Reviews | Why Fiction Trumps Truth
Think, for example, of the Nazis. Nazi racial theory was false pseudoscience. Although they tried to back it up with scientific evidence, the Nazis nevertheless had to silence their rational faculties in order to develop a belief strong enough to justify the murder of millions of people. Yet when it came time to design gas chambers and prepare Auschwitz train timetables, Nazi rationality came out of hiding unscathed.
What is true of the Nazis is true of many other fanatical groups in history. It is sobering to realize that the scientific revolution began in the most fanatical culture in the world. Europe at the time of Columbus, Copernicus and Newton had one of the highest concentrations of religious extremists in history and the lowest level of tolerance.
Newton himself apparently spent more time searching secret messages in the Bible than deciphering the laws of physics. The luminaries of the Scientific Revolution lived in a society that expelled Jews and Muslims, burned heretics en masse, saw a witch in every cat-loving old lady, and unleashed a new religious war with every full moon.
If you had traveled to Cairo or Istanbul some 400 years ago, you would have found a multicultural and tolerant metropolis where Sunnis, Shiites, Orthodox Christians, Catholics, Armenians, Copts, Jews and even sometimes Hindus lived side by side in relative harmony. Although they had their share of disagreements and riots – and although the Ottoman Empire regularly discriminated against people on religious grounds – it was a liberal paradise compared to Western Europe. If you had then sailed to contemporary Paris or London, you would have found cities awash in religious bigotry, in which only those belonging to the dominant sect could live. In London, they killed Catholics; in Paris, they killed Protestants; the Jews had long since been driven out; and no one even thought to let Muslims in. And yet, the scientific revolution started in London and Paris rather than in Cairo or Istanbul.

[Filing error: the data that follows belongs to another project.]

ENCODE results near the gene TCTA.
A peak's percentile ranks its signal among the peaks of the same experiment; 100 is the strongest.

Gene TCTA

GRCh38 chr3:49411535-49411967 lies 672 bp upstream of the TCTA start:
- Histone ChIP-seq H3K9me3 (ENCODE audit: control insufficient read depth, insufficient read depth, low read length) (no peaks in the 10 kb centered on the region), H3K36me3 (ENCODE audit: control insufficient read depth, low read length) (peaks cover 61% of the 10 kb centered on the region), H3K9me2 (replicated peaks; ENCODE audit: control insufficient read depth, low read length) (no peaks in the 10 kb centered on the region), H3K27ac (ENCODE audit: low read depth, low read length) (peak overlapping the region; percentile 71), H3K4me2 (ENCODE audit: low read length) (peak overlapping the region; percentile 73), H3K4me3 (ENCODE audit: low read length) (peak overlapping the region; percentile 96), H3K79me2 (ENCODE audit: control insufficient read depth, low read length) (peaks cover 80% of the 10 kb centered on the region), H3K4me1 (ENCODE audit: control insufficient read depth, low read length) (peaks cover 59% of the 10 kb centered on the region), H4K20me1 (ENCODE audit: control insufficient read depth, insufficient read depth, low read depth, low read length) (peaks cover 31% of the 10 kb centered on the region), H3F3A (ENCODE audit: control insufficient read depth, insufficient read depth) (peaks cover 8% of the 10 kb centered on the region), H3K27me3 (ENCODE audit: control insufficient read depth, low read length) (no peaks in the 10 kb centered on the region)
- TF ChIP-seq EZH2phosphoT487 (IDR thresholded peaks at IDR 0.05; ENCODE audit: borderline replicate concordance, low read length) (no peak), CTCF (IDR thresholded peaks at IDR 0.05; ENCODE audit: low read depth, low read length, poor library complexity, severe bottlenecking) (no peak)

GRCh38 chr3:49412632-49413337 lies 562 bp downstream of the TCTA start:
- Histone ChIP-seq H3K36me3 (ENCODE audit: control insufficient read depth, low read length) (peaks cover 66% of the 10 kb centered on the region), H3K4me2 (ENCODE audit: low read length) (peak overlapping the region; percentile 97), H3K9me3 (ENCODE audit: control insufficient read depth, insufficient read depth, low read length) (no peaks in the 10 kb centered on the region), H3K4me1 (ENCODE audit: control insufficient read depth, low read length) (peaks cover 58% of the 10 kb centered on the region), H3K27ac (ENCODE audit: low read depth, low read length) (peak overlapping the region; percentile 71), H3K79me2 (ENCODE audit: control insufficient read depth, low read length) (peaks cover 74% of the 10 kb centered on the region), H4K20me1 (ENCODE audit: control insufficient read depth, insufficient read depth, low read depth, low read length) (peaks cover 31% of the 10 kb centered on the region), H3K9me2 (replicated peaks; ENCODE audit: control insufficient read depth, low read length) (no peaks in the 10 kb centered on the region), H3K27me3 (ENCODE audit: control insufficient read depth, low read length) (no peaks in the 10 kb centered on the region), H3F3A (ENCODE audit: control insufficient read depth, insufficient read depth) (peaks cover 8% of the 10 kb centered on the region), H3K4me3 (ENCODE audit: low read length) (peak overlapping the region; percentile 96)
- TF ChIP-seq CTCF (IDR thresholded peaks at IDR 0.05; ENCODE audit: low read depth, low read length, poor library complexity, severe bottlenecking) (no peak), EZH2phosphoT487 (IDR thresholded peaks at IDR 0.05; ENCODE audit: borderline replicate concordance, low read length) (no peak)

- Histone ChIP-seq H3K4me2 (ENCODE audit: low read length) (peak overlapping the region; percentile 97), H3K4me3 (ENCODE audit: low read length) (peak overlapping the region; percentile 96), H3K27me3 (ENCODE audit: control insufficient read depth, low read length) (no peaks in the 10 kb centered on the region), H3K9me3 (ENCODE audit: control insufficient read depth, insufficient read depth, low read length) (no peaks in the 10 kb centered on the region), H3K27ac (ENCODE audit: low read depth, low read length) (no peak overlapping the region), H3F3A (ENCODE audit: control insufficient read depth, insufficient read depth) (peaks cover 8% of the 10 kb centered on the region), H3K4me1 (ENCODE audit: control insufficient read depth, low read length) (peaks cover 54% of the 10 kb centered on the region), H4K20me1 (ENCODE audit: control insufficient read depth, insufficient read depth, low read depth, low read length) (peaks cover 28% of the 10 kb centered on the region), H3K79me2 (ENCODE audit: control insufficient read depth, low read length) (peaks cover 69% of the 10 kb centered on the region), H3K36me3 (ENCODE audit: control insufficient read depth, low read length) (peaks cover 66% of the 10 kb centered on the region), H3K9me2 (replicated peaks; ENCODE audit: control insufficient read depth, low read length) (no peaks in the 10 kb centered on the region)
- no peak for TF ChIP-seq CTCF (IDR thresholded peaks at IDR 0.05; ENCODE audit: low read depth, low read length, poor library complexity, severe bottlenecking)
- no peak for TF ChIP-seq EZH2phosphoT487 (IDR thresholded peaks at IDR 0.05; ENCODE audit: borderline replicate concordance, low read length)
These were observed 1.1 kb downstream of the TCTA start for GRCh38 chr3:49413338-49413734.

The ability to compartmentalize rationality probably has a lot to do with the structure of our brains. Different parts of the brain are responsible for different thought patterns. Humans can unconsciously turn off and on parts of the brain that are crucial for skeptical thinking. So Adolf Eichmann could have shut down his prefrontal cortex while listening to Hitler deliver an impassioned speech, then restarted it by poring over the Auschwitz train schedule.
Although we must pay a price for deactivating our rational faculties, the benefits of increased social cohesion are often so great that fictional stories consistently triumph over the truth in human history. Scholars have known this for thousands of years, so scholars often had to decide whether they were serving truth or social harmony. Should they aim to unite people by making sure everyone believes the same fiction, or should they get the truth out even at the cost of disunity? Socrates chose the truth and was executed. The most powerful scholarly institutions in history – be they Christian priests, Confucian mandarins or communist ideologues – have placed unity above truth. That’s why they were so powerful.
Now in print: “Modern ethics in 77 arguments,” and “The Stone Reader: modern philosophy in 133 argumentswith essays from the series, edited by Peter Catapano and Simon Critchley, published by Liveright Books.
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